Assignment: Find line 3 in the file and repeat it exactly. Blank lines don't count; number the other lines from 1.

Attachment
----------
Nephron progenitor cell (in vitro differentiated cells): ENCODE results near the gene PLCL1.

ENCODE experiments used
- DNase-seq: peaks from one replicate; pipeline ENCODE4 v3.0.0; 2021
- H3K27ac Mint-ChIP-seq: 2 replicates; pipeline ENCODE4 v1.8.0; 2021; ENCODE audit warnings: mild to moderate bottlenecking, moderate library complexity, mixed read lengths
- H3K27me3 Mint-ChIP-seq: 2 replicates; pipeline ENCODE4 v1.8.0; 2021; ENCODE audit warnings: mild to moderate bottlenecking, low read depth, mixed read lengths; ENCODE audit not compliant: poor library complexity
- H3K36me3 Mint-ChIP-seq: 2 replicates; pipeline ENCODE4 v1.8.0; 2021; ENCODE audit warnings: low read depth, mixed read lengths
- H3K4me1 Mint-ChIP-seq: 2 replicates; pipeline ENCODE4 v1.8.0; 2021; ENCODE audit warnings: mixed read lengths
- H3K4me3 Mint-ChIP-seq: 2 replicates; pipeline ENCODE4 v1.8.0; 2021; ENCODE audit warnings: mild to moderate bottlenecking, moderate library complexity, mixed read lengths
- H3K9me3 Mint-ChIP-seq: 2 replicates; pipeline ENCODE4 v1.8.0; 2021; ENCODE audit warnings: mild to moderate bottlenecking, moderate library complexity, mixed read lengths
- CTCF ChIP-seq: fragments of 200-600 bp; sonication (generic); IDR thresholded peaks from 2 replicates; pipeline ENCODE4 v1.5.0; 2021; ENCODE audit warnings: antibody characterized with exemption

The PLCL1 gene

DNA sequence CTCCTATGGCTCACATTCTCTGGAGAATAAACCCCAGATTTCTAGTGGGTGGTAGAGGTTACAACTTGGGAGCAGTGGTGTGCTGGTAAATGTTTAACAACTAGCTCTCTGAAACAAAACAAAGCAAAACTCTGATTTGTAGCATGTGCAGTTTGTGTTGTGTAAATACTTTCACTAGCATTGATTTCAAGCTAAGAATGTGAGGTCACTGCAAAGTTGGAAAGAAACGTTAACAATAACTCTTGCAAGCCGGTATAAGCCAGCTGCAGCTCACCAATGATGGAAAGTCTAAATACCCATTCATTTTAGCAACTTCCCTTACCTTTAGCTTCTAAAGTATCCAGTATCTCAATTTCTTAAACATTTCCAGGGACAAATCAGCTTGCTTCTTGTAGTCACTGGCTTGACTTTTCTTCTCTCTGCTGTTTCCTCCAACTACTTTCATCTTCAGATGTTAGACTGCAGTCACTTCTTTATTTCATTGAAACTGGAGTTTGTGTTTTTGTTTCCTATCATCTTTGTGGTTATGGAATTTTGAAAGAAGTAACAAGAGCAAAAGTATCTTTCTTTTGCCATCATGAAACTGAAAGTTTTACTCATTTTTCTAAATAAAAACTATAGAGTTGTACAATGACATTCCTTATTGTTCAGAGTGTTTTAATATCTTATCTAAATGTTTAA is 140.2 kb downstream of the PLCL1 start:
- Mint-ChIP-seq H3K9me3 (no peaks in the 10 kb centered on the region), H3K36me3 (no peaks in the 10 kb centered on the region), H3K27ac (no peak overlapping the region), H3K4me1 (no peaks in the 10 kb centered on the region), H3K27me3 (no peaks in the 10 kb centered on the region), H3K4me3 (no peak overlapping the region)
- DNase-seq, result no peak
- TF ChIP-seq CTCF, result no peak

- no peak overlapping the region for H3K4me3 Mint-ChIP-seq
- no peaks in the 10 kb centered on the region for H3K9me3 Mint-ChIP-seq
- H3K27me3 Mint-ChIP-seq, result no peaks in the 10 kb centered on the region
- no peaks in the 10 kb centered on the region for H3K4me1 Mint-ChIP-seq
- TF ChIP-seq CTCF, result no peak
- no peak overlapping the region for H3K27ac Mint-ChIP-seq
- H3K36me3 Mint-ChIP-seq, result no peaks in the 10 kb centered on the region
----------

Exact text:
- DNase-seq: peaks from one replicate; pipeline ENCODE4 v3.0.0; 2021